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Rule

Security Zone; 2010 Seattle Seafair Fleet Week Moving Vessels, Puget Sound, WA

Document Details

Information about this document as published in the Federal Register.

Published Document

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Start Preamble

AGENCY:

Coast Guard, DHS.

ACTION:

Temporary final rule.

SUMMARY:

The U.S. Coast Guard is establishing temporary moving security zones surrounding the HMCS NANAIMO (NCSM 702), HMCS EDMONTON (NCSM 703), and the HMCS BRANDON (NCSM 710) which include all waters within 100 yards from the vessels while underway in the Puget Sound Captain of the Port (COTP) Area of Responsibility (AOR). These security zones are necessary to help ensure the security of the vessels from sabotage or other subversive acts during Seafair Fleet Week and will do so by prohibiting any person or vessel from entering or remaining in the security zones unless authorized by the COTP, Puget Sound or Designated Representative.

DATES:

This rule is effective from 8 a.m. until 11:59 p.m. on August 4, 2010 unless canceled sooner by the COTP.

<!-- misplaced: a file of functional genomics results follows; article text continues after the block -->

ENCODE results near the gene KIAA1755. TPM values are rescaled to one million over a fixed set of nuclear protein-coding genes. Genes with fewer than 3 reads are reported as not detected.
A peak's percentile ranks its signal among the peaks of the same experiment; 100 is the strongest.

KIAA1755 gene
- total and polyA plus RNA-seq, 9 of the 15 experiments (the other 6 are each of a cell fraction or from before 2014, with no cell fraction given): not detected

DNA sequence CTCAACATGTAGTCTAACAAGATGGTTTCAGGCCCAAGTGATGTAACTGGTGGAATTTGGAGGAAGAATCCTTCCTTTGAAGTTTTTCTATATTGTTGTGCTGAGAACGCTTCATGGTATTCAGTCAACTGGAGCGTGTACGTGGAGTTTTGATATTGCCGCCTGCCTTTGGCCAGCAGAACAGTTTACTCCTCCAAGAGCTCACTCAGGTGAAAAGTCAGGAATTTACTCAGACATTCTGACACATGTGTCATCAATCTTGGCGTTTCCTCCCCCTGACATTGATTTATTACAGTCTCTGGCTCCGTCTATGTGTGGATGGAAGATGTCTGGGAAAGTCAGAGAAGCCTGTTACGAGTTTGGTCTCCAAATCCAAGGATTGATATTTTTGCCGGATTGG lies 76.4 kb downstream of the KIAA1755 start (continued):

ADDRESSES:

Documents indicated in this preamble as being available in the docket are part of docket USCG-2010-0709 and are available online by going to http://www.regulations.gov, inserting USCG-2010-0709 in the “Keyword” box, and then clicking “Search.” They are also available for inspection or copying at the Docket Management Facility (M-30), U.S. Department of Transportation, West Building Ground Floor, Room W12-140, 1200 New Jersey Avenue, SE., Washington, DC 20590, between 9 a.m. and 5 p.m., Monday through Friday, except Federal holidays.

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FOR FURTHER INFORMATION CONTACT:

If you have questions on this temporary rule, call or e-mail LTJG Ian Hanna, Sector Seattle, Waterways Management Division, US Coast Guard; telephone 206-217-6045, e-mail Ian.S.Hanna@uscg.mil. If you have questions on viewing the docket, call Renee V. Wright, Program Manager, Docket Operations, telephone 202-366-9826.

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SUPPLEMENTARY INFORMATION:

Regulatory Information